Female college students who reported getting less than 6 ½ hours of sleep per night were put in a simulated office environment. Some got a placebo or a capsule containing 50 mg of caffeine. That’s about what a 12 ounce can of soda provides. Others walked up and down stairs at a normal pace for 10 minutes. Caffeine and placebo conditions weren’t all that different, but exercise energized subjects for a short period of time.

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Optimize The Potential Of Static Stretching


Old school against the joint stretching, known as static stretching, has been practiced for many years to increase mobility and reduce the risk of injury. Unfortunately, this technique can also decrease muscle performance. A study published in The Journal of Sports Medicine and Physical Fitness suggests there may be a way to reduce the undesirable effects.

 

Fifteen college students performed a 2-part warm up or a 3-part warm up. Both warm ups included low intensity aerobic and sport specific exercise. The 3-part warm up also included static stretching. Tests performed afterward showed no differences in peak torque, mean power or total work. So sport specific movements might help reduce the negative effects of static stretching.

 

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Alternative Weight Training Workout


Getting stuck in the rut of sticking with the same weight training routine for too long can impede further progress. That’s why, every so often, it’s a good idea to take a very different approach. One example can be found in the findings of a study published in the Journal of Strength and Conditioning Research. 

Fourteen weight trained subjects did 5 reps of kettlebell swing, snatch and clean movements using a load averaging 8 to 10 reps max. Analysis of muscle activation showed swings were better than the snatch for hitting the erector spinae muscles, swings were more effective than the clean for training lats, and both the snatch and clean worked better than swings for activating obliques. Using all these movements can provide an effective whole body workout.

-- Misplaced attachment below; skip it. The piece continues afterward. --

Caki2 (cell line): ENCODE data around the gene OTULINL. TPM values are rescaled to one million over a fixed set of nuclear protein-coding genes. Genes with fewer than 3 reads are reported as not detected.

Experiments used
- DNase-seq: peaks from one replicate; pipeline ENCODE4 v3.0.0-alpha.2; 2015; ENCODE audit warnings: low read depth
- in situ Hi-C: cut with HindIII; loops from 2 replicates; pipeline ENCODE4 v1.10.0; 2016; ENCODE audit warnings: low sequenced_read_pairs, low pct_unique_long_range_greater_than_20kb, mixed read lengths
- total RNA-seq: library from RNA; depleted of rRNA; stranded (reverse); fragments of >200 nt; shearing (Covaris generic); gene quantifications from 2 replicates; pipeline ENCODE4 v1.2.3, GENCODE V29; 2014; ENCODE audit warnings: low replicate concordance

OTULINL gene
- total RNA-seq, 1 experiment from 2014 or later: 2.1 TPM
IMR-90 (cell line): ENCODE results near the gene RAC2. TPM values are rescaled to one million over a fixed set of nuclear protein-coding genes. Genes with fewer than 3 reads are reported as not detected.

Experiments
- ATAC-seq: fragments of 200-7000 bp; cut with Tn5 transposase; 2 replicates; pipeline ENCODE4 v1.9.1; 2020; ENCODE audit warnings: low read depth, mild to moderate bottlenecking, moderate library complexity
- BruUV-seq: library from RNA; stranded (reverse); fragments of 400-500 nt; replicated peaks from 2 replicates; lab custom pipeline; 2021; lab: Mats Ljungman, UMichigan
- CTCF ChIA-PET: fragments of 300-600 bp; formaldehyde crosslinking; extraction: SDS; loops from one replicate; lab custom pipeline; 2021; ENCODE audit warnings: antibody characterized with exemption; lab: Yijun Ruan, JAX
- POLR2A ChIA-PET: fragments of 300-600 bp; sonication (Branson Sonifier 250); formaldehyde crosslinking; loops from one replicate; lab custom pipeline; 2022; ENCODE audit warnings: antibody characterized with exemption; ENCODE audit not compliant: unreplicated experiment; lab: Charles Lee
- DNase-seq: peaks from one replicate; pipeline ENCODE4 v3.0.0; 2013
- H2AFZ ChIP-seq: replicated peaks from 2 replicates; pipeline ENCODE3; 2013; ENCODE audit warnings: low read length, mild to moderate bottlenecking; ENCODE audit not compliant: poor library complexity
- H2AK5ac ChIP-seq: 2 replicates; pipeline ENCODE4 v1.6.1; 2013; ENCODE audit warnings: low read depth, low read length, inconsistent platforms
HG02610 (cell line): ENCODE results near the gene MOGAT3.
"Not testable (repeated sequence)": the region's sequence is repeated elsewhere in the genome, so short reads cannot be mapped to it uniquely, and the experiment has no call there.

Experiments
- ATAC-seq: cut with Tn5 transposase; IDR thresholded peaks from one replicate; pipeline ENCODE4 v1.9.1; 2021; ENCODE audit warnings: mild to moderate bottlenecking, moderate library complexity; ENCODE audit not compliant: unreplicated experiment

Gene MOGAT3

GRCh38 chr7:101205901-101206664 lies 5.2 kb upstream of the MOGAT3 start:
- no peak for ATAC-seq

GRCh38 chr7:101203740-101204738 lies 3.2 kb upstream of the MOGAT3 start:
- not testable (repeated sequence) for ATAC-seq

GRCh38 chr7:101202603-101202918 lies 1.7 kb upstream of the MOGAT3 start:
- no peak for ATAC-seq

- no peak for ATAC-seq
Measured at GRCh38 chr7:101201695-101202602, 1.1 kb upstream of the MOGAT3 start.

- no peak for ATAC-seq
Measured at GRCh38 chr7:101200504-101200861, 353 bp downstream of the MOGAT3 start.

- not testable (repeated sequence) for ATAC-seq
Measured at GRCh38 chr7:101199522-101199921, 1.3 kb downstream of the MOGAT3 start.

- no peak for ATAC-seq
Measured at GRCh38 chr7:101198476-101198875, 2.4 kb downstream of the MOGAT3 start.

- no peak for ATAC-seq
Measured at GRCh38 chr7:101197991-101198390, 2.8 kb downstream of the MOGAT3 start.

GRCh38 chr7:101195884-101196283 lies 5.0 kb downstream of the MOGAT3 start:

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Build Bigger Biceps By Changing Your Reps

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Arm gains stalled? Time to alter the training stimulus by adjusting your rep scheme!
Follow these simple tips and you will definitely feel a difference

Altering your rep scheme is one way to jump-start your training, because it hits the muscle fibers with a novel stimulus.
Let’s say you’re stuck at 25 kgs on the EZ-bar curl, a weight you can handle for 10 reps. Rather than try another set with 20 kgs pounds, load 25 kgs onto the bar. You might be able to lift it for only 5-6 reps with good form, but don’t worry; you’ve just applied an altogether different stimulus to your biceps with a heavier load!
One common, proven method to building strength is a scheme called 5×5, meaning 5 sets of 5 reps. This protocol was popularized in the 1970s by the late Bill Starr, a legendary strength coach. You shouldn’t use the 5×5 technique with barbell curls, however; it’s more effective with multijoint exercises than single-joint exercises. Instead, we’ll choose the weighted chin-up, which uses an underhand grip and stimulate the biceps tremendously. 
The goal is to take a given weight and complete 5 sets of 5 reps, resting 2 minutes between sets. The best place to start in terms of load is with your 6RM—that is, a total weight (body weight plus added plates) that allows you to complete just 6 reps. Your 6RM should equal 85 percent of your 1RM.
The right load is one that lets you complete the first 2 sets of 5 reps—but not the third. (Do just 5 reps, even if you can do more.) Adjust the load accordingly if that’s not the case. Over time, once you’re able to complete all 5 sets for 5 reps, add 5-10 pounds to the load and start again.
Even a scheme like 5×5 can become stale over time, so there are other options to consider. Choosing a weight at which you fail at 8 or even 12 reps also offers a marginally different training stimulus. Concurrently adding a fourth set to increase the training volume allows you to vary the stimulus even more.

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Results with Volume Weight Training


Resistance training will help build muscle when you consume adequate amounts of protein and allow enough time for recovery. Weight training can also impact your body in other ways. Consider the findings of a study on lab rats published in the International Journal of Sports Medicine.
 

Matrix metalloproteinases (MMP) play important roles in the growth and remodeling of different tissues. To see how they react to 8 weeks of resistance training, researchers tied weights to the tails of lab rats and had them perform 2 sets of 4 or 8 ladder climbs using 50% to 100% of their maximum carrying capacity.